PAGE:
Today, we cut into a human body. The University of
Houston's College of Engineering presents this
series about the machines that make our
civilization run, and the people whose ingenuity
I've been thinking about
ancient surgery -- in the stone age, in
Mesopotamia, in all the shadowy past of our
cuttings into the human body. Now: if you've ever
watched an operation, one moment stood out over all
others. It was the first incision.
Can anything be as willful or terrifying as
consciously breaking into another person's body?
Yet healers have been cutting into the body since
long before recorded history.
I have trouble visualizing the state of mind that a
person has to achieve to do that for the first
time, or for the hundredth, with or without
anesthesia. So, for
guidance, I turn to contemporary surgeon, Richard
Selzer. In his book, The Exact Location of the
Soul, Selzer addresses that question.
"With a blend of arrogance and ignorance, the
surgeon makes his incision ... ," he says. Later in
the book, he elaborates:
I am still struck with a kind of dread that it
is I in whose hand the blade travels ... that yet
again this terrible steel-bellied thing and I have
conspired for a most unnatural purpose, the laying
open of the body of a human being.
If that's the voice of a modern
surgeon, when did we first undertake this
unnatural laying open of the body. Historian
of ancient medicine, Guido Majno, offers two
candidates for the first surgery. Both appeared about
the same time as agriculture. One was done, not on
humans, but on bulls. Castration turned bulls into
oxen, which then became practical beasts of burden.
The other early operation is a huge surprise. It is
no less than brain
surgery. Majno traces a twelve-thousand-year
history of surgeons cutting through the human skull
-- in Europe, Africa, Asia and the Americas. These
operations, once written off as ceremonial magic,
were likely used most often to vent serious head
That's not to say magic was absent. I expect it
took a belief in magic to undertake anything so
radical. As one reads Selzer, the line between
magic and technology is still blurred. When he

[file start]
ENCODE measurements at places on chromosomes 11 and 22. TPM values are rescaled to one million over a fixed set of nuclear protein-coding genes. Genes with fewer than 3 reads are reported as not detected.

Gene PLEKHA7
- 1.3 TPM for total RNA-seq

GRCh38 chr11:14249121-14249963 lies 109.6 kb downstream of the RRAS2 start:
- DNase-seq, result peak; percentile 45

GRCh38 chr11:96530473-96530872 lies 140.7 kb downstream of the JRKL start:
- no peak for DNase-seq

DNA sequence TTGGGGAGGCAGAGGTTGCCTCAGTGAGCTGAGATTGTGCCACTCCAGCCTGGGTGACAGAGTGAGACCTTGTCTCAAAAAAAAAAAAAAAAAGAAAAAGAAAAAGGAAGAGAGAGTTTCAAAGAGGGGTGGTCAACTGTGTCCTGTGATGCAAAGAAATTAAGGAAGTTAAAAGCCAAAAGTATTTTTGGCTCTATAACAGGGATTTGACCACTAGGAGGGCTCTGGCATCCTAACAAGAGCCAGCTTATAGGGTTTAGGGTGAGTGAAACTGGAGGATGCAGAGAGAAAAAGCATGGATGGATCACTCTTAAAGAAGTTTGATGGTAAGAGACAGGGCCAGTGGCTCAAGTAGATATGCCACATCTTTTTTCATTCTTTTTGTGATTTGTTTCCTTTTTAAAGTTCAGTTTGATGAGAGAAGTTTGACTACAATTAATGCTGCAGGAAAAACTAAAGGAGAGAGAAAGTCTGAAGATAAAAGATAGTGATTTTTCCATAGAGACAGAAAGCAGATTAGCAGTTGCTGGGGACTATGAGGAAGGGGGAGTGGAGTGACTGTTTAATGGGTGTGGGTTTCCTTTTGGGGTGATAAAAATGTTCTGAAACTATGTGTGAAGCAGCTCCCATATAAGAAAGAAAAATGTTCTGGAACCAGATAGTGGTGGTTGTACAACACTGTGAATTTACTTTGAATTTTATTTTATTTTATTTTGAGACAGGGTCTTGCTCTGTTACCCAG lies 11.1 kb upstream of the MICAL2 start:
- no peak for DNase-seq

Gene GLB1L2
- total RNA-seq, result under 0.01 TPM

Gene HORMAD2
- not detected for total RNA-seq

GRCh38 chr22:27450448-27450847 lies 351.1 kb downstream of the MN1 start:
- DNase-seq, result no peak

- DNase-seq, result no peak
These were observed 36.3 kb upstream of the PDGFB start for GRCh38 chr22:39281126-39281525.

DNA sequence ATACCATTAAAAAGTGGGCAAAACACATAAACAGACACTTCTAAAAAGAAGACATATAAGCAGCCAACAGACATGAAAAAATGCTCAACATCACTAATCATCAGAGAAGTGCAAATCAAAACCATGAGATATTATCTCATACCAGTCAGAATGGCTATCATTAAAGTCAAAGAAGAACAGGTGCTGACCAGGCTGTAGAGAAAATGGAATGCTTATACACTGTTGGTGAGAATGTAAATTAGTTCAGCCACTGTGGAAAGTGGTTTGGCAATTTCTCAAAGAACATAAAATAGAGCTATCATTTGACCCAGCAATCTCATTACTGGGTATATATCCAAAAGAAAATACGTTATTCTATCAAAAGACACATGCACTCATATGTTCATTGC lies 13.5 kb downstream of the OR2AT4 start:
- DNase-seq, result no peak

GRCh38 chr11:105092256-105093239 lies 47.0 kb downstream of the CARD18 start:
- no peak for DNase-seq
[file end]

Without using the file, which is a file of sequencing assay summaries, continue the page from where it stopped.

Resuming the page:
gives advice to young surgeons, he tells neophytes
to be in awe -- awe of what they're doing and awe
of the older surgeon.
But Selzer chiefly tells the new surgeon to be in
awe of the scalpel -- of the mystical act
of making that first cut. The
four-thousand-year-old code of Hammurabi, on the
other hand, merely stipulates steep payments for
eye surgery, and punishments for bungled operations
-- no talk of magic there.
It is Selzer, speaking from the present day, who
says, "Poised above the patient the surgeon is
like a priest." But he also makes a remark
that reflects his connection to the patient:
"when a surgeon makes an incision," he
says, "it is a self-inflicted wound."
Thus my search for Neolithic origins of surgery
brings me to the modern surgeon. Whatever doctor,
whatever age -- when the first cut is made, all
surgery might as well be the first surgery.
I'm John Lienhard, at the University of Houston,
where we're interested in the way inventive minds
G. Majno, The Healing Hand: Man and Wound in the
Ancient World. Cambridge, MA: Harvard University
R. Selzer, The Exact Location of the Soul: New
and Selected Essays. New York: Picador USA,
I am grateful to Seattle actor Megan Cole and
Roberta Bivins from the UH History Department, for
suggestions and counsel.
Nineteenth-century surgery with early use of
anesthesia (clipart image)
The Engines of Our Ingenuity is
Copyright © 1988-2002 by John H.